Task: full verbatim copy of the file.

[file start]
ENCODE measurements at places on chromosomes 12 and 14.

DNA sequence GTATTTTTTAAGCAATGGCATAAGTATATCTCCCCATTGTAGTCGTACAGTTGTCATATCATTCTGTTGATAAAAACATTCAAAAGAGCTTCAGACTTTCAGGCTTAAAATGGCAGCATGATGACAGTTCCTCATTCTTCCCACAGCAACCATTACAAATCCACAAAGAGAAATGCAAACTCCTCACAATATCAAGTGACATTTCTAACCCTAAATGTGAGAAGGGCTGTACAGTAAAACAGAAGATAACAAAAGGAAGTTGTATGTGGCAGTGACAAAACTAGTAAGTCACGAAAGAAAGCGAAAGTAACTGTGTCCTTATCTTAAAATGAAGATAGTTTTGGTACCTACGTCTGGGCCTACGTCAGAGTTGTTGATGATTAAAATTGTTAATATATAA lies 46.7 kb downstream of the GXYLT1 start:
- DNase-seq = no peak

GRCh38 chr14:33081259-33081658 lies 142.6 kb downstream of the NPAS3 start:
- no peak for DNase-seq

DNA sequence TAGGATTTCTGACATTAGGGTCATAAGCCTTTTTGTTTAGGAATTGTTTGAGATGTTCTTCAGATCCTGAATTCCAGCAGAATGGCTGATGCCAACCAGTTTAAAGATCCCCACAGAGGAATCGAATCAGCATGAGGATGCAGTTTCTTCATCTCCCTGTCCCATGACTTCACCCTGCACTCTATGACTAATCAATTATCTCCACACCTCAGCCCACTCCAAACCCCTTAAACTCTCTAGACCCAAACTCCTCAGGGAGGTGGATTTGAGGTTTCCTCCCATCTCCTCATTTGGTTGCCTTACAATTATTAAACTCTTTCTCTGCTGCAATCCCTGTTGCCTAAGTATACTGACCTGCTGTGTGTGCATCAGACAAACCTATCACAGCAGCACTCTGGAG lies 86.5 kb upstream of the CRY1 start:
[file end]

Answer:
ENCODE measurements at places on chromosomes 12 and 14.

DNA sequence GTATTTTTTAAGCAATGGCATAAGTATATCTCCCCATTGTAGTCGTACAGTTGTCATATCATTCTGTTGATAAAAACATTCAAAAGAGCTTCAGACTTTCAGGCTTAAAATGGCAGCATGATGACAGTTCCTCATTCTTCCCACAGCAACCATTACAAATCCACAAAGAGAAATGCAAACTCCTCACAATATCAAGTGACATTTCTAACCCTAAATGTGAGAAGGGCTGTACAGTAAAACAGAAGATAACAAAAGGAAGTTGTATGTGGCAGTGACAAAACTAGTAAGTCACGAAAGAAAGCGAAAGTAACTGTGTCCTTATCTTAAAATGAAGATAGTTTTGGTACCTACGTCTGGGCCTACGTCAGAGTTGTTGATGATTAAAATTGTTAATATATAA lies 46.7 kb downstream of the GXYLT1 start:
- DNase-seq = no peak

GRCh38 chr14:33081259-33081658 lies 142.6 kb downstream of the NPAS3 start:
- no peak for DNase-seq

DNA sequence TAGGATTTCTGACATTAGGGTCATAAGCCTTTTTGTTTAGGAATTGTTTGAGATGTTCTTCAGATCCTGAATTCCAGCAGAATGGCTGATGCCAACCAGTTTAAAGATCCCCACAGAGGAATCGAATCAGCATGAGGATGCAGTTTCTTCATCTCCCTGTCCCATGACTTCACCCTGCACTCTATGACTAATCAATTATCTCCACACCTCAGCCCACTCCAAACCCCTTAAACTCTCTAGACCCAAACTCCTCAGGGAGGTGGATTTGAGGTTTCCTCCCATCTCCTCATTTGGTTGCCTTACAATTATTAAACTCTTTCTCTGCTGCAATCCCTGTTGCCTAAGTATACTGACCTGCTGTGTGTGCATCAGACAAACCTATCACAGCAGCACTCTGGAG lies 86.5 kb upstream of the CRY1 start: